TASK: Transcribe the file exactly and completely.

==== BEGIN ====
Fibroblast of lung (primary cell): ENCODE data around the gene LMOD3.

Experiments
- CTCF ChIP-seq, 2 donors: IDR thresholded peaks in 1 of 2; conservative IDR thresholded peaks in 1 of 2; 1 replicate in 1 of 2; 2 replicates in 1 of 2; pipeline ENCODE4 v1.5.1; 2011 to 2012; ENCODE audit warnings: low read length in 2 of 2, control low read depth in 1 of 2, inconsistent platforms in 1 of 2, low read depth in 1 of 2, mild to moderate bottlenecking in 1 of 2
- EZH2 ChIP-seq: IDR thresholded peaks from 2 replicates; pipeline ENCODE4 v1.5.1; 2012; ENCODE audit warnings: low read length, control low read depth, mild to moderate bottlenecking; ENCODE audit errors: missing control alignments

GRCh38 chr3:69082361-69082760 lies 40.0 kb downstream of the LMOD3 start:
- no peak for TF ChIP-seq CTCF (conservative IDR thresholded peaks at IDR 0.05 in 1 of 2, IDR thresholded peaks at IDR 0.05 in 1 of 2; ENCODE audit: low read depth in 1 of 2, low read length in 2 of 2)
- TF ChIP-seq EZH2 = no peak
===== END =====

Fibroblast of lung (primary cell): ENCODE data around the gene LMOD3.

Experiments
- CTCF ChIP-seq, 2 donors: IDR thresholded peaks in 1 of 2; conservative IDR thresholded peaks in 1 of 2; 1 replicate in 1 of 2; 2 replicates in 1 of 2; pipeline ENCODE4 v1.5.1; 2011 to 2012; ENCODE audit warnings: low read length in 2 of 2, control low read depth in 1 of 2, inconsistent platforms in 1 of 2, low read depth in 1 of 2, mild to moderate bottlenecking in 1 of 2
- EZH2 ChIP-seq: IDR thresholded peaks from 2 replicates; pipeline ENCODE4 v1.5.1; 2012; ENCODE audit warnings: low read length, control low read depth, mild to moderate bottlenecking; ENCODE audit errors: missing control alignments

GRCh38 chr3:69082361-69082760 lies 40.0 kb downstream of the LMOD3 start:
- no peak for TF ChIP-seq CTCF (conservative IDR thresholded peaks at IDR 0.05 in 1 of 2, IDR thresholded peaks at IDR 0.05 in 1 of 2; ENCODE audit: low read depth in 1 of 2, low read length in 2 of 2)
- TF ChIP-seq EZH2 = no peak